March 8th, 2011 by Ashleigh Moolman Pasio
In my training blogs, I often refer to threshold power.
Some might be asking, what is threshold power, why is it important and how do I measure it?
Your functional threshold power (FTP) is the exercise intensity at which lactate begins to accumulate in your blood, otherwise known as your lactic threshold (LT).
FTP is important, as it is a powerful predictor of your endurance performance ability.
Knowing your FTP is not only important to predict your endurance performance ability, but it is also a very important training tool, specifically useful in interval training.
If you know you FTP, you can determine your power levels, which can then be used to determine the power you should be holding in specific interval sessions or during regular training rides.
- L1 – Active recovery (0% – 55.6% of FTP)
- L2 – Endurance (56% – 75.6% of FTP)
- L3 – Tempo (76% – 90.8% of FTP)
- L4 – Threshold (91.2% to 105.6% of FTP)
- L5 – VO2 max (106% to 120.8% of FTP)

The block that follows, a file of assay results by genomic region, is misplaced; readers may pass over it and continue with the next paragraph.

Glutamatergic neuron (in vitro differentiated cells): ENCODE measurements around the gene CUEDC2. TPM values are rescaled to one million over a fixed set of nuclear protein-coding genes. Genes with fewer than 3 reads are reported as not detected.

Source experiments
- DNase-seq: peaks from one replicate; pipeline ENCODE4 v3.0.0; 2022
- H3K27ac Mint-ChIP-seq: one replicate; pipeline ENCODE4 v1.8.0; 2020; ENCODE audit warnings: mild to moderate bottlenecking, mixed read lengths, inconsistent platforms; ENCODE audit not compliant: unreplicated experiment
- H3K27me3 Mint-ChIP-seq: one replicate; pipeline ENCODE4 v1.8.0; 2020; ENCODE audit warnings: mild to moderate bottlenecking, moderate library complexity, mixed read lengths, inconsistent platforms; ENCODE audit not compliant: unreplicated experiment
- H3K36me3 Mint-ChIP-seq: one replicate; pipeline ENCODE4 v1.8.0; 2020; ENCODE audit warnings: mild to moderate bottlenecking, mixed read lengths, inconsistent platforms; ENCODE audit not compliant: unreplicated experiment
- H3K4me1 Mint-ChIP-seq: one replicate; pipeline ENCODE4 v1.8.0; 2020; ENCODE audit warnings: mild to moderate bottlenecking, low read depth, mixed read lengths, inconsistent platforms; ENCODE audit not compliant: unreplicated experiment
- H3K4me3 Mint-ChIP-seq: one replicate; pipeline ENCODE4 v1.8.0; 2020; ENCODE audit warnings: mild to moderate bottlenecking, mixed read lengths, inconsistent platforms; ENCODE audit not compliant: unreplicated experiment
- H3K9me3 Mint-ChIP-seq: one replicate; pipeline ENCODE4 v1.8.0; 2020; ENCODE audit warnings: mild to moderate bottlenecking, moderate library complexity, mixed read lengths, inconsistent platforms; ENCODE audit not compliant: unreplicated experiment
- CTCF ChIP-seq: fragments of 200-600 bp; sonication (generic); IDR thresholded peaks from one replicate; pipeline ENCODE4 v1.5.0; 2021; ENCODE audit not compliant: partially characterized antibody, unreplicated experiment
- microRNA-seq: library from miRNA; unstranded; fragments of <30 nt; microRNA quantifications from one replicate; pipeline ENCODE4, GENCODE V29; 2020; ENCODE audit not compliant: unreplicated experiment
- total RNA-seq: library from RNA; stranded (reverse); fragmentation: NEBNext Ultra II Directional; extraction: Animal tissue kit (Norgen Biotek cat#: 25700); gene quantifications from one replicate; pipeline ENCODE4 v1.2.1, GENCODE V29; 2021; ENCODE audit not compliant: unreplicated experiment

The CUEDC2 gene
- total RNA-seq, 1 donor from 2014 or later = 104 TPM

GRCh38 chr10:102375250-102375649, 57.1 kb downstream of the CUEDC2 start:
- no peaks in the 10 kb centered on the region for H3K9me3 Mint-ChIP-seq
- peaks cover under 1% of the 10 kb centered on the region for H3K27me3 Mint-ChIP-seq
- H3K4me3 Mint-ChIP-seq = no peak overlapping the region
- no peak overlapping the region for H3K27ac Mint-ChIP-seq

- L6 – Anaerobic capacity (121.2% of FTP and above)
There are numerous methods of measuring FTP, ranging from lab tests to specific training tests.
However, the most direct estimate of your FTP will be obtained by simply doing a 1 hour time trial. Your average power for this hour effort is then your FTP.
As it is generally quite hard for the average person to pace themselves well over a 1 hour of hard effort, the most common method of determining your FTP is to do a full out 2o minute time trial. This time trial can be performed on any terrain, however a 20min climb is advised as it is easier to hold high power while climbing.
The average power over the 20 minute effort is then multiplied by a factor of 0.95 to more accurately predict your FTP.
This sounds very technical, but mastering it is well worth the effort. The benefits of specific power training definitely outweighs the effort.